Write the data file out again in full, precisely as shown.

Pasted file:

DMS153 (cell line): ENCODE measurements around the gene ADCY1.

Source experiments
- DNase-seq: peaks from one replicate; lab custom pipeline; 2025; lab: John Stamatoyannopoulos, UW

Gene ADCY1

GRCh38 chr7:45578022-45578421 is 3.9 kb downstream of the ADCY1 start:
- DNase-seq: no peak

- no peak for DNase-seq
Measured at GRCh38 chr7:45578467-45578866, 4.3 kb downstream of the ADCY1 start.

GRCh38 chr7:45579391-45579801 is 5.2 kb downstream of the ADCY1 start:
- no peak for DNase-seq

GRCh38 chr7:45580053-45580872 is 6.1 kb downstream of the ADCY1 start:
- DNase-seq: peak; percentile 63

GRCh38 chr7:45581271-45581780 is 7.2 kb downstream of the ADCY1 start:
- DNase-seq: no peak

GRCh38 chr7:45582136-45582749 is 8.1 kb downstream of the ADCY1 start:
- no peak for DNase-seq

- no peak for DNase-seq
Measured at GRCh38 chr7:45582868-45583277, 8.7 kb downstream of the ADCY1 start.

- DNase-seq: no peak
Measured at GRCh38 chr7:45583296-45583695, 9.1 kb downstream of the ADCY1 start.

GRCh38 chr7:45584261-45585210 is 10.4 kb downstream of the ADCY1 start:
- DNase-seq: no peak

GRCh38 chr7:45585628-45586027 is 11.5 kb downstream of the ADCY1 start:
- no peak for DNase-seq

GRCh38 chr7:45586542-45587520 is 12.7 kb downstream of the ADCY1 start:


DMS153 (cell line): ENCODE measurements around the gene ADCY1.

Source experiments
- DNase-seq: peaks from one replicate; lab custom pipeline; 2025; lab: John Stamatoyannopoulos, UW

Gene ADCY1

GRCh38 chr7:45578022-45578421 is 3.9 kb downstream of the ADCY1 start:
- DNase-seq: no peak

- no peak for DNase-seq
Measured at GRCh38 chr7:45578467-45578866, 4.3 kb downstream of the ADCY1 start.

GRCh38 chr7:45579391-45579801 is 5.2 kb downstream of the ADCY1 start:
- no peak for DNase-seq

GRCh38 chr7:45580053-45580872 is 6.1 kb downstream of the ADCY1 start:
- DNase-seq: peak; percentile 63

GRCh38 chr7:45581271-45581780 is 7.2 kb downstream of the ADCY1 start:
- DNase-seq: no peak

GRCh38 chr7:45582136-45582749 is 8.1 kb downstream of the ADCY1 start:
- no peak for DNase-seq

- no peak for DNase-seq
Measured at GRCh38 chr7:45582868-45583277, 8.7 kb downstream of the ADCY1 start.

- DNase-seq: no peak
Measured at GRCh38 chr7:45583296-45583695, 9.1 kb downstream of the ADCY1 start.

GRCh38 chr7:45584261-45585210 is 10.4 kb downstream of the ADCY1 start:
- DNase-seq: no peak

GRCh38 chr7:45585628-45586027 is 11.5 kb downstream of the ADCY1 start:
- no peak for DNase-seq

GRCh38 chr7:45586542-45587520 is 12.7 kb downstream of the ADCY1 start: